But this assumption has been proven false. Despite the delay to U.S. modernization efforts and the reduction of the U.S. nuclear stockpile by over 85 percent since 1981, the promised proliferation controls from other countries never materialize. North Korea, Pakistan, China, and Iran’s programs expand; their nuclear stockpiles increase.

Since this spring, Iran has doubled its capacity to produce nuclear fuel or enrich uranium—a fact that is often interpreted not as a matter of bad faith by Tehran, but of evidence of insufficient restraint by the U.S. In this way, the self-appointed arms control community can have its cake and eat it too—support no U.S. modernization and sustainment efforts of any import, while taking the “high road” of explaining that U.S. nuclear restraint (the goal all along) is simply critical to ending the nuclear programs in North Korea, Iran, and elsewhere.

But why would those countries and businesses now working with Iran—especially Chinese firms with ballistic missile and nuclear weapons technology—be persuaded to stop their nuclear activity if the U.S. reduced its deployed nuclear weapons by another 500 warheads when previous cuts of 10,000 have not done the trick?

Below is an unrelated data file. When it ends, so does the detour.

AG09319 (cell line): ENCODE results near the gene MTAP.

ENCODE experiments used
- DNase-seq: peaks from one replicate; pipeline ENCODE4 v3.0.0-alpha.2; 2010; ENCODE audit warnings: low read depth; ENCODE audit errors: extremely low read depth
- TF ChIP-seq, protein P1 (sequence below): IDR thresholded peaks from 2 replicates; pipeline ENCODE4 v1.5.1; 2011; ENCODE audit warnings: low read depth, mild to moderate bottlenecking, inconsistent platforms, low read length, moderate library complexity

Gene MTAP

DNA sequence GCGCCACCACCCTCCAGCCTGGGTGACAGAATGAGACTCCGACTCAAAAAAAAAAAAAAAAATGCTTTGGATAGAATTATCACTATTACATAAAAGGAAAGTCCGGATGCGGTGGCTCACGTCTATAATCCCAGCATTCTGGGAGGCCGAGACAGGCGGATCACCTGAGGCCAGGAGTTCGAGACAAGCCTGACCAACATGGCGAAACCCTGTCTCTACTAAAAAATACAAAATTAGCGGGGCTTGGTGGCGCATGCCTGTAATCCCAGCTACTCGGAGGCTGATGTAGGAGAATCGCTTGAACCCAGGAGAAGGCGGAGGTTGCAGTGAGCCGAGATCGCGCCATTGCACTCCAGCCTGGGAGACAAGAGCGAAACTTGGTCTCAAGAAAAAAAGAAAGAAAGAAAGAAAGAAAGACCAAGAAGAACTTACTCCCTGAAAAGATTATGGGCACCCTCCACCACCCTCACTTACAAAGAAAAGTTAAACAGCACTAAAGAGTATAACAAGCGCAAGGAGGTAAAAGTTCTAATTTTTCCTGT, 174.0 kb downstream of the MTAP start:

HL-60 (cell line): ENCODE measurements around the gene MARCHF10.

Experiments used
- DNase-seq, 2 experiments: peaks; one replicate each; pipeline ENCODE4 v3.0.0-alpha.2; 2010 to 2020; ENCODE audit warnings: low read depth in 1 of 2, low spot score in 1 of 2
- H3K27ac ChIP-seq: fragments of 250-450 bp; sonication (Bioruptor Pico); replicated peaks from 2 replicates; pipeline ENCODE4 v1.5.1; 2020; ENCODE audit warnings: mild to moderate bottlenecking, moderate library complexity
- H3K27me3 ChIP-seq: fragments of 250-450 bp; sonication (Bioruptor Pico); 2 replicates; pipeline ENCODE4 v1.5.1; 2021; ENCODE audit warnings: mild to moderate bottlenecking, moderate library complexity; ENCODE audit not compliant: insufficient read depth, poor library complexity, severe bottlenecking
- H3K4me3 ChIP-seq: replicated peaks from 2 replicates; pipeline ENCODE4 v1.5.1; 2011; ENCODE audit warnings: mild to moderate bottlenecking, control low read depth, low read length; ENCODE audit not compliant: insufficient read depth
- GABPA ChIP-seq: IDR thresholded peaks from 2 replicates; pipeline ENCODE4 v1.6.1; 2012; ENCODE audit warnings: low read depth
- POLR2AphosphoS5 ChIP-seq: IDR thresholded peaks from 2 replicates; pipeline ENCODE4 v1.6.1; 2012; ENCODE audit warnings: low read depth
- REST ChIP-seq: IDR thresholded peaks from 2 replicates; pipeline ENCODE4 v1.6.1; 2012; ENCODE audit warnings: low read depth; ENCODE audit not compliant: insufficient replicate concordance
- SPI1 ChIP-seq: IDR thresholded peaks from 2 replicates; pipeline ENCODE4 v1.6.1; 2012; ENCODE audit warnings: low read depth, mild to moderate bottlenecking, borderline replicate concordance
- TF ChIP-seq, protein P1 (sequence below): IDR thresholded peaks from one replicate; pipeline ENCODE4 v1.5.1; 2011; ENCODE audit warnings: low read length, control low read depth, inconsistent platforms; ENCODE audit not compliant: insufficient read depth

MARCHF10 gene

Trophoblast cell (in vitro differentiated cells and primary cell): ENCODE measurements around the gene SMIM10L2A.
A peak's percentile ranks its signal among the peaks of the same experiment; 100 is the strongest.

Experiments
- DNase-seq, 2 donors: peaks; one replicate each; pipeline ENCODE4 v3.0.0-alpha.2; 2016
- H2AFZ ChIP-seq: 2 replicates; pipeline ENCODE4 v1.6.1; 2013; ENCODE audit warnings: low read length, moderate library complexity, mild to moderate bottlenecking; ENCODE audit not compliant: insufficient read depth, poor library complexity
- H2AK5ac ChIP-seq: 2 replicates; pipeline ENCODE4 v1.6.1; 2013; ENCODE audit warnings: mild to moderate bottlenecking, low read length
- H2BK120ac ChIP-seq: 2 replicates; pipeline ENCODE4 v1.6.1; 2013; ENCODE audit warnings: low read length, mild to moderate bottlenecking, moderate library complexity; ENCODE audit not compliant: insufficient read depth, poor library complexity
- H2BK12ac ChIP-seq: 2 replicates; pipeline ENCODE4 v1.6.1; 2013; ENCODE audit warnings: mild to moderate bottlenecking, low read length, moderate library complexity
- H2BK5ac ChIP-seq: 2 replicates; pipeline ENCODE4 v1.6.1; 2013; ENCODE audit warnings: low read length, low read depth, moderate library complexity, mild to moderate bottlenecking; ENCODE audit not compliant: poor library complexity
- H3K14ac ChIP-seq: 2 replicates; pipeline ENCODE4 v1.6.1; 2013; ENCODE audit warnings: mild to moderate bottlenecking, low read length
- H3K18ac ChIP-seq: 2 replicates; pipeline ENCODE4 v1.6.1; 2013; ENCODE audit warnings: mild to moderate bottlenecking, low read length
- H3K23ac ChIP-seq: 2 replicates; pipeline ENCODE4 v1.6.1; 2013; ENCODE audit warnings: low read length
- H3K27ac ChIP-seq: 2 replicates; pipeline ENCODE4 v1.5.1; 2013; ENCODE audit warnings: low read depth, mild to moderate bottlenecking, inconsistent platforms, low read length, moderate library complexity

The Global Zero Proposition

The U.S. nuclear deterrent is old. Each leg of the nuclear Triad—bombers, submarines, and land-based intercontinental ballistic missiles (ICBMs)—needs to be sustained or modernized. According to the #1251 section report under the 2010 National Defense Authorization Act, the cost of fully implementing a sustainment and modernization program of the current nuclear Triad would require sustained funding at a total $21.5 billion a year, although the price tag will no doubt be higher when factoring in the modernization of America’s nuclear labs. Nevertheless, that means over the next 10 years, the U.S. would spend $215 billion on the entire nuclear enterprise, from laboratories in New Mexico, California, and Tennessee, to the costs associated with the programs at the Departments of Energy and Defense, to the bombers, submarines, and land-based silos. $21.5 billion spent out of a Federal budget of nearly $5.7 trillion in 2022 amounts to one dollar out of every $265 the U.S. government spends.